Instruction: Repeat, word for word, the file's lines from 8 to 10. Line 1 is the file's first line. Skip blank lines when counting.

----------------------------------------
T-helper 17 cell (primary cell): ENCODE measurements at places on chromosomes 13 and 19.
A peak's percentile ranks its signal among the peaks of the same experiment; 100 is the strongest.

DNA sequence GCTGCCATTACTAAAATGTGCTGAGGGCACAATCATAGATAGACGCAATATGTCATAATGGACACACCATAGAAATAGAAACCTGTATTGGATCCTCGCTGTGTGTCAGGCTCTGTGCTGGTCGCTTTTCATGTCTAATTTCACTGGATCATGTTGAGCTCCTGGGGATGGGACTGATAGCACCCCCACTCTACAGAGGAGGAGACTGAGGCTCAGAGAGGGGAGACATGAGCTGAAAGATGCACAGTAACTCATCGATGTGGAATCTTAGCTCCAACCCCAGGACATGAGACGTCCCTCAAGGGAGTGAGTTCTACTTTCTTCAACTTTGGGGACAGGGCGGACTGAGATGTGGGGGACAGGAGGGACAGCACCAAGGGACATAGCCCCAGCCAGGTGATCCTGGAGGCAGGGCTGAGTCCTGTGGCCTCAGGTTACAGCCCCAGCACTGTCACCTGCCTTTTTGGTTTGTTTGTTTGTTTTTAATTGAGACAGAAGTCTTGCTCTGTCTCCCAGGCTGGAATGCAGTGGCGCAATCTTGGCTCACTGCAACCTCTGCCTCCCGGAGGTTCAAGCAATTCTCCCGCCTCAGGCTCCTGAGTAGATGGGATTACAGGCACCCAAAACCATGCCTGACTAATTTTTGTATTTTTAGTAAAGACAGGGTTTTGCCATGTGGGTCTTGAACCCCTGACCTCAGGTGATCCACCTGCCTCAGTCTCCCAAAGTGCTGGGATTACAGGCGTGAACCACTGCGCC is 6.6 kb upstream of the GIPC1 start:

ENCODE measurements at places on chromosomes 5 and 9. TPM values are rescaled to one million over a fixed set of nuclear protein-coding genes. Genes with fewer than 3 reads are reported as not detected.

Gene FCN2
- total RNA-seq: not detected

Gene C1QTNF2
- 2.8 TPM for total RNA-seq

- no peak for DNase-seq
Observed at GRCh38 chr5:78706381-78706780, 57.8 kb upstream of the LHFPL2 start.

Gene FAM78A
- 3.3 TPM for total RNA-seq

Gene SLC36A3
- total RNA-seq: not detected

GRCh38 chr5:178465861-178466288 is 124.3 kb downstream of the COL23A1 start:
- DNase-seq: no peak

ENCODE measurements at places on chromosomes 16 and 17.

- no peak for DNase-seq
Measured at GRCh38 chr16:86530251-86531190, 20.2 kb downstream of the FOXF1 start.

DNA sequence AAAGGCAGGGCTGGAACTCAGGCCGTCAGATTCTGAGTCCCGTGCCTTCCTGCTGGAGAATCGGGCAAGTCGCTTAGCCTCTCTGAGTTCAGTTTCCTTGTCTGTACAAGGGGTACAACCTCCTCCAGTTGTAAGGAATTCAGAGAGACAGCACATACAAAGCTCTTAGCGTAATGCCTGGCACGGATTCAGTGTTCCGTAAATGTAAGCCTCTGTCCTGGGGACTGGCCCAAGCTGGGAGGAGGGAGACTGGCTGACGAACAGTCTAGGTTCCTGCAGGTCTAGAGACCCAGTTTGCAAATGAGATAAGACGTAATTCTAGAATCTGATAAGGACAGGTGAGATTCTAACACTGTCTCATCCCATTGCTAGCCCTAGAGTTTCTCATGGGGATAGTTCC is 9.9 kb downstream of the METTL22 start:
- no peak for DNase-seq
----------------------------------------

- 2.8 TPM for total RNA-seq

- no peak for DNase-seq
Observed at GRCh38 chr5:78706381-78706780, 57.8 kb upstream of the LHFPL2 start.